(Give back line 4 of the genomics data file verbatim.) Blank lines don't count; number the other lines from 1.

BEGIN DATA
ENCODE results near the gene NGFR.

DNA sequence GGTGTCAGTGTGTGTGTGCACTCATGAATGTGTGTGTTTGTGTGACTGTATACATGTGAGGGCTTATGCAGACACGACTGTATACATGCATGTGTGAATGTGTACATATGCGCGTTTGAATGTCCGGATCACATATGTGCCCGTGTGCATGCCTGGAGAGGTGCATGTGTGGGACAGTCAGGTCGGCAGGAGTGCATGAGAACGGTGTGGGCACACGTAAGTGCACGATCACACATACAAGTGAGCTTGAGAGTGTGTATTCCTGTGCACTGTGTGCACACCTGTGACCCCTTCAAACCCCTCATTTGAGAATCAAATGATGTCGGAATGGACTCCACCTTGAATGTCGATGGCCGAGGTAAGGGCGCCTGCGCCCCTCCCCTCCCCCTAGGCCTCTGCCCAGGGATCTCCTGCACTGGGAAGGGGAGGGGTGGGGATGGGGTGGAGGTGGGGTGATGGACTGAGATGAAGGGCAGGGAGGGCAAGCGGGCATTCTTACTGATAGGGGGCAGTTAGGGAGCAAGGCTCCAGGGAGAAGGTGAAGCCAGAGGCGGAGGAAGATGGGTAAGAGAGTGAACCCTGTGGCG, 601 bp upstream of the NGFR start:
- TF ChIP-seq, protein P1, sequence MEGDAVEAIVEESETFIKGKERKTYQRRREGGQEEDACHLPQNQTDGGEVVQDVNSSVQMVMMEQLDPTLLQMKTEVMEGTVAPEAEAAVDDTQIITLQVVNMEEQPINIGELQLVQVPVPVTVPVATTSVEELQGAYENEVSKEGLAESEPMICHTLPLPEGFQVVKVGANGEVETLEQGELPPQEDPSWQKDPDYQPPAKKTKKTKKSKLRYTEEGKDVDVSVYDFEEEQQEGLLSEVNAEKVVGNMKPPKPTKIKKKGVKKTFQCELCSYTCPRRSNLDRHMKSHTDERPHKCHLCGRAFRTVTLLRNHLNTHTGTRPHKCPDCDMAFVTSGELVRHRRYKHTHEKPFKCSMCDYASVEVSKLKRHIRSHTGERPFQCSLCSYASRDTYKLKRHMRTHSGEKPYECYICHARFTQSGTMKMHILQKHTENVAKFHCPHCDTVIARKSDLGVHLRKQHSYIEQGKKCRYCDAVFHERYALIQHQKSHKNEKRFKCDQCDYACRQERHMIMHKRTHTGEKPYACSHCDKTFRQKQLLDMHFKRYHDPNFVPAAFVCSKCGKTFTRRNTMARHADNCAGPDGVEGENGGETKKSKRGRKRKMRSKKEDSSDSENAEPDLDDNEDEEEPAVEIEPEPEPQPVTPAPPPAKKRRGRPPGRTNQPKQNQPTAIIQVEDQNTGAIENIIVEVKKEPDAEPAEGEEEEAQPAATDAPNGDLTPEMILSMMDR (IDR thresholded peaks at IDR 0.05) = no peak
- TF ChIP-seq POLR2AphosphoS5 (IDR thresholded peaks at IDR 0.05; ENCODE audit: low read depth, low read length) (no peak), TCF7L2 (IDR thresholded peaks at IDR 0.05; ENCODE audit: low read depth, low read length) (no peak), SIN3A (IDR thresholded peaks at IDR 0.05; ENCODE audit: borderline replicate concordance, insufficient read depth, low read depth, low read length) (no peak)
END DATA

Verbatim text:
- TF ChIP-seq POLR2AphosphoS5 (IDR thresholded peaks at IDR 0.05; ENCODE audit: low read depth, low read length) (no peak), TCF7L2 (IDR thresholded peaks at IDR 0.05; ENCODE audit: low read depth, low read length) (no peak), SIN3A (IDR thresholded peaks at IDR 0.05; ENCODE audit: borderline replicate concordance, insufficient read depth, low read depth, low read length) (no peak)